Israeli artist Adam Berg, associate professor at Otis College of Art and Design and California Institute of the Arts, offers “a highly original merger of art and philosophy that engages the mind as much as the senses and is not limited by cultural perspectives.” He studied architecture and holds a Ph.D. in Philosophy from the University of Haifa. Dr. Berg, whose work is displayed in many private collections and museums, is designing a sculpture for a new international art center in Israel.
Politics & Pundits
Is California impossible to govern and where are we headed? Gary Delsohn will shed light on the prospects of the new governor to fare better than the previous one, touch on burning domestic and foreign policy issues, and discuss the consequences of the changes in traditional media reporting on politics.
Delsohn was a journalist for more than 30 years. As a senior political writer for The Sacramento Bee, he has seen it all, interviewed them all, and reported on all of it. He was wooed away by newly elected Governor Schwarzenegger to be his chief speechwriter, a job he held for three years. He is a recipient of the Alicia Patterson Foundation Fellowship, and a past Knight Fellow at Stanford University. The Prosecutors, a gripping non-fiction look at our justice system, was his first book.
Echoes From Our Past; Voices of Our Future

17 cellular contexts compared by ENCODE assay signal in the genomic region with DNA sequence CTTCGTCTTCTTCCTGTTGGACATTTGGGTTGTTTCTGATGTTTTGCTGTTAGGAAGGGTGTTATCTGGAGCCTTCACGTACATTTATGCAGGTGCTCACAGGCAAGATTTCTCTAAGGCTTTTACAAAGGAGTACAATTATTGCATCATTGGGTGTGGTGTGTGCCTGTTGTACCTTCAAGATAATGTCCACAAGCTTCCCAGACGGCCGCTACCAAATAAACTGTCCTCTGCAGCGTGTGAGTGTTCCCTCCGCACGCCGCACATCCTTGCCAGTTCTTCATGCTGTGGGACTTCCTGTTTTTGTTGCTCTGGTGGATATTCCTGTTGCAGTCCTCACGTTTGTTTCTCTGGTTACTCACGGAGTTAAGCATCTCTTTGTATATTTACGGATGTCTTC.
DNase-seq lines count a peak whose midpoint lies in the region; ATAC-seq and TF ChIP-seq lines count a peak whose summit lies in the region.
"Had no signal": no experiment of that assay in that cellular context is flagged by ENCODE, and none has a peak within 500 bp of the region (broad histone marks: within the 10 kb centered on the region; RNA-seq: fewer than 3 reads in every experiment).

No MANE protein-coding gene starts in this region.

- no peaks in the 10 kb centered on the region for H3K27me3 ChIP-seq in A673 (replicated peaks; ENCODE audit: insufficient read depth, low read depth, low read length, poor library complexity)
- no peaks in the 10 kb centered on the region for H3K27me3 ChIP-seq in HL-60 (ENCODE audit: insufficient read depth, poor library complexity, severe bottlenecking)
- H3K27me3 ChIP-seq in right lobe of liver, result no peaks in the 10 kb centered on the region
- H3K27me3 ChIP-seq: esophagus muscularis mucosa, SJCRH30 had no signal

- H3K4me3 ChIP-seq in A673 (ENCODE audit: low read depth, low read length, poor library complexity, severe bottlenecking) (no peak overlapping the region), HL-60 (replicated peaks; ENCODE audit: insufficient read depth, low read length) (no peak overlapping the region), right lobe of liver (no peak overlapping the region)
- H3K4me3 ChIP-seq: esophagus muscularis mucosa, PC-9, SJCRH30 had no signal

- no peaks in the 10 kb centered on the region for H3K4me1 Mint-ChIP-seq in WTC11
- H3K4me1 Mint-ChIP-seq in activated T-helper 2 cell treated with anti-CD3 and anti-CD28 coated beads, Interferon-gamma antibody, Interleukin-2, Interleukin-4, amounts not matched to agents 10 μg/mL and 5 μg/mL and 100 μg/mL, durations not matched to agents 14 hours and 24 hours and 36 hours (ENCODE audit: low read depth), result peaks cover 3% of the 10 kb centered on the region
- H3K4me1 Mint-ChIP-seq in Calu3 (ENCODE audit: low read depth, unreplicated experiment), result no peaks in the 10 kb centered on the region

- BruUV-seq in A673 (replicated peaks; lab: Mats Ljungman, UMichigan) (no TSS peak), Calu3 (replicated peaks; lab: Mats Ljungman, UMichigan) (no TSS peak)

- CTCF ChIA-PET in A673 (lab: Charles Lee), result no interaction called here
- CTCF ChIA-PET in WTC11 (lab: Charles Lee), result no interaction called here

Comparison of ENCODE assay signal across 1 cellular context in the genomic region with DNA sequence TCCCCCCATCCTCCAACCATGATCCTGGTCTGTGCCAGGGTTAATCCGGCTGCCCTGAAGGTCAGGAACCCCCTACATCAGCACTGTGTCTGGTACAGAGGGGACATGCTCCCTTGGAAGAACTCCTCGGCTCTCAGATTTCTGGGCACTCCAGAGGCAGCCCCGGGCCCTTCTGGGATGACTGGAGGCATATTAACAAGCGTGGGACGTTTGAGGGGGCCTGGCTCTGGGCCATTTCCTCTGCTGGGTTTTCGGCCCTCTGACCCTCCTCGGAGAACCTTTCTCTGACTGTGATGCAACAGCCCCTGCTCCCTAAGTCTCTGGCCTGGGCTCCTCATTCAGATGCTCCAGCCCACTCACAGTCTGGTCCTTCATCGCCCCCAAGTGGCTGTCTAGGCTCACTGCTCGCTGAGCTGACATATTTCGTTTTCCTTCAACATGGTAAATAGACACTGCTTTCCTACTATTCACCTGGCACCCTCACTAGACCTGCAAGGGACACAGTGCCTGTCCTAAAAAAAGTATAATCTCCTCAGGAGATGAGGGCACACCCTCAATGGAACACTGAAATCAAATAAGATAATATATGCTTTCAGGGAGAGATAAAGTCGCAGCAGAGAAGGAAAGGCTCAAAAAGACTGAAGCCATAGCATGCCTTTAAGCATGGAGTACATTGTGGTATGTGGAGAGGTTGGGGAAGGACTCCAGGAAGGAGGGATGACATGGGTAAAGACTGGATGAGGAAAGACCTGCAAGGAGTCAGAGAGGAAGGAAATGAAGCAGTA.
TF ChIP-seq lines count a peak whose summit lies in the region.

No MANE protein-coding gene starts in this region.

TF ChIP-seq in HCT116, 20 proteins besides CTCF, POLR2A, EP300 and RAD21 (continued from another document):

100 Voices: A Journey Home, a musical documentary about Jewish culture in Poland, highlights the current resurgence of Jewish culture through the personal reflections and musical selections of a group of 100 cantors who went to the birthplace of cantorial music. The largest group of cantors to ever return to Poland since World War II came together from around the globe on a mission of healing.
Hazzan [Cantor] Susan Deutsch, the spiritual leader of Heritage Pointe, will provide a musical perspective, perform songs from the trip, give the background story of Polish composers and others, and show excerpts from this moving film. Deutsch comes from a long line of cantors. After her youngest child entered first grade, she started training under the mentorship of Hazzan Nathan Lam. She has served Congregation B’nai Israel as a cantorial soloist and Congregation Eilat as assistant cantor.